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Social Issues   |   World   |   Environment   |   Politics   |   Health and Science   |   Religion and Spirituality   |   True Crime   |   History    |   Arts and Entertainment   |  Sports   |   Technology   |   Animal Kingdom   |    Money   |   Lifestyle   |   BBC and International   |   Industry

Source:  The Washington Post

Should you be terrified or exhilarated at the prospect of a gene-editing tool fueling a modern-day scientific revolution?

“Human Nature,” a new film on the technology, braids the tool’s promise and potential perils into a riveting double helix.

The Dan Rather-produced doc, which was directed by Adam Bolt, focuses on CRISPR-Cas9, a technique that “programs” an enzyme to seek and find a specific position on DNA, then cut the molecule at the preferred location.  Scientists can then add, delete, or edit the DNA.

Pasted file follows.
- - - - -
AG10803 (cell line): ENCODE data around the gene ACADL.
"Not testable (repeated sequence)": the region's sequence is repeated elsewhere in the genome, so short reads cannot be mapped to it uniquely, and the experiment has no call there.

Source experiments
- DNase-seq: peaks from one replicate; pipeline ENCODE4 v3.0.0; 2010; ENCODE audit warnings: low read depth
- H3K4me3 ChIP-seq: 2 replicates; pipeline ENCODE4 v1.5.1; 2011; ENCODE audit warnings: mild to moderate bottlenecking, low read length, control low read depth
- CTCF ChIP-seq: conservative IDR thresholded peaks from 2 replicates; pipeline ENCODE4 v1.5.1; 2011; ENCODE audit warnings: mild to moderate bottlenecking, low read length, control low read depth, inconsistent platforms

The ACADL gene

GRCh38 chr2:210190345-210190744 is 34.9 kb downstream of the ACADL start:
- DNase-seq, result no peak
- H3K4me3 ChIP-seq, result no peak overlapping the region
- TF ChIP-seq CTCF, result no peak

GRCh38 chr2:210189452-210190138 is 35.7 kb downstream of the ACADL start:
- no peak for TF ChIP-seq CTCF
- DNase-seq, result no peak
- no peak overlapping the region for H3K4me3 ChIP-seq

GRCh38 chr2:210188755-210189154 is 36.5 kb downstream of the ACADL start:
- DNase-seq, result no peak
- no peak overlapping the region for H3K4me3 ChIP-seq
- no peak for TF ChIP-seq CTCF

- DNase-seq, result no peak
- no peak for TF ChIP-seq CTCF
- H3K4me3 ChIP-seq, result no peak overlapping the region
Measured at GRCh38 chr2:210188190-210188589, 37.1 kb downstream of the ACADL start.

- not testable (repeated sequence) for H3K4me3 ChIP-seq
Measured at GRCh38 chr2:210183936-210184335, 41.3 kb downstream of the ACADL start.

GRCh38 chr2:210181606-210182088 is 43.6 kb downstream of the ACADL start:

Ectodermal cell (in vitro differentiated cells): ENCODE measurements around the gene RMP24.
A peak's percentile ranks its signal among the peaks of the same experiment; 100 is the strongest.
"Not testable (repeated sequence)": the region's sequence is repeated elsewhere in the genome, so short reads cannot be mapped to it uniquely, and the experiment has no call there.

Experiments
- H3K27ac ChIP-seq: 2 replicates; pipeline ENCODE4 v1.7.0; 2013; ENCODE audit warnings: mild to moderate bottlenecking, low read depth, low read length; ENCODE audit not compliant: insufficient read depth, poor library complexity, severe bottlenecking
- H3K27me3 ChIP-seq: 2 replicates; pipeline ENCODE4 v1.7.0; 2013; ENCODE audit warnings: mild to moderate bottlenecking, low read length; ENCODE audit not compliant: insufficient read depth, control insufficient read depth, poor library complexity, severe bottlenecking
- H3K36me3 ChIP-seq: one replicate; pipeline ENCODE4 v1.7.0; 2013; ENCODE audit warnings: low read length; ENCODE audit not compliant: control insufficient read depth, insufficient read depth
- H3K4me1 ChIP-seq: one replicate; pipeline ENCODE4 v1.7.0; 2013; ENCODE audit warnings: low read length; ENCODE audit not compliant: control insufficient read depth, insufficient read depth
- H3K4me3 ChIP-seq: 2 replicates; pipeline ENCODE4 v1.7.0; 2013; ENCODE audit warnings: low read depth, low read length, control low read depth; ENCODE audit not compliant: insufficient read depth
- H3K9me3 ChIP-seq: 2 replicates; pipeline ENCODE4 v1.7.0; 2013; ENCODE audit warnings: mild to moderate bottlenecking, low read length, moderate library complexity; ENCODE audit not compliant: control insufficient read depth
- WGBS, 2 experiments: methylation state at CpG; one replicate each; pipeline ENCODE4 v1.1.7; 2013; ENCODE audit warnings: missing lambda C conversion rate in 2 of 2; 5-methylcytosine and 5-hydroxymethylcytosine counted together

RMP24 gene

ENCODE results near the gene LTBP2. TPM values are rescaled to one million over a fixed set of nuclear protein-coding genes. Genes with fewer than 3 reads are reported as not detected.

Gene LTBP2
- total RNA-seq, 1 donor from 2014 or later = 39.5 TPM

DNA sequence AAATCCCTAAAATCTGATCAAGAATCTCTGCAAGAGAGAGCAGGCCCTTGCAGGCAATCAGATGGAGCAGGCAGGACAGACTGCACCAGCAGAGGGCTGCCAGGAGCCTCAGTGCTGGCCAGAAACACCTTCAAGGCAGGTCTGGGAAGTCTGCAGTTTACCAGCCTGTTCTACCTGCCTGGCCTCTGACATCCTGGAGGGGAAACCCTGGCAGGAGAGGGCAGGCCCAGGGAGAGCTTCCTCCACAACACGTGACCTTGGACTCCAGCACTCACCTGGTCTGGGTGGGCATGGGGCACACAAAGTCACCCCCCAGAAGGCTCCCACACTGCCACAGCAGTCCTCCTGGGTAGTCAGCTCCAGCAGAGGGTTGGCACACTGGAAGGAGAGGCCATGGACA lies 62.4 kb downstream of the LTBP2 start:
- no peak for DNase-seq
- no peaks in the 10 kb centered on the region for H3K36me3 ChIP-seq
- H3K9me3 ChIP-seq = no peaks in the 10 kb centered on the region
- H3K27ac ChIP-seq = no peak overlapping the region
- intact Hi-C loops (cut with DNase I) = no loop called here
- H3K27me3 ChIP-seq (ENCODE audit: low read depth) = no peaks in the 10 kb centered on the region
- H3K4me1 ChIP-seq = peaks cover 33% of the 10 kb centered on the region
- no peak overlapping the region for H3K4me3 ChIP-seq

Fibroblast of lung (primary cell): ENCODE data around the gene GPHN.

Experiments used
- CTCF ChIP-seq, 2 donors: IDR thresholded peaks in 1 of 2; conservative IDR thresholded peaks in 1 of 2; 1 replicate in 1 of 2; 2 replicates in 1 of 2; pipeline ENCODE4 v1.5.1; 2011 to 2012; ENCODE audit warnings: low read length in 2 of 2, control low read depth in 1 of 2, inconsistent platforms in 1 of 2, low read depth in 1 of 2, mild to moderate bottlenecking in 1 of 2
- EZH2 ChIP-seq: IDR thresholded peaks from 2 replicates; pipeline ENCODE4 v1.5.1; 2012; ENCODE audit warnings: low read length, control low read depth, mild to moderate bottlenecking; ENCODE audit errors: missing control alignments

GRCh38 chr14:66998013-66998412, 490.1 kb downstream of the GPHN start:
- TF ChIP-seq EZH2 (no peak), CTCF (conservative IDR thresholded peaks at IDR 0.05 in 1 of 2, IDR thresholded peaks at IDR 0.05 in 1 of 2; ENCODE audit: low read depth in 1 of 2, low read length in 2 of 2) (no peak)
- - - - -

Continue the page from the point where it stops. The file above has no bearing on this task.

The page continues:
One of the film’s strengths is its lack of narrator.  Instead, it relies on scientists, patients, and others to tell a complex story with ease.

Insightful 3-D graphics that borrow from microscopic imagery make the science understandable without dumbing it down.

Read the story at The Washington Post.


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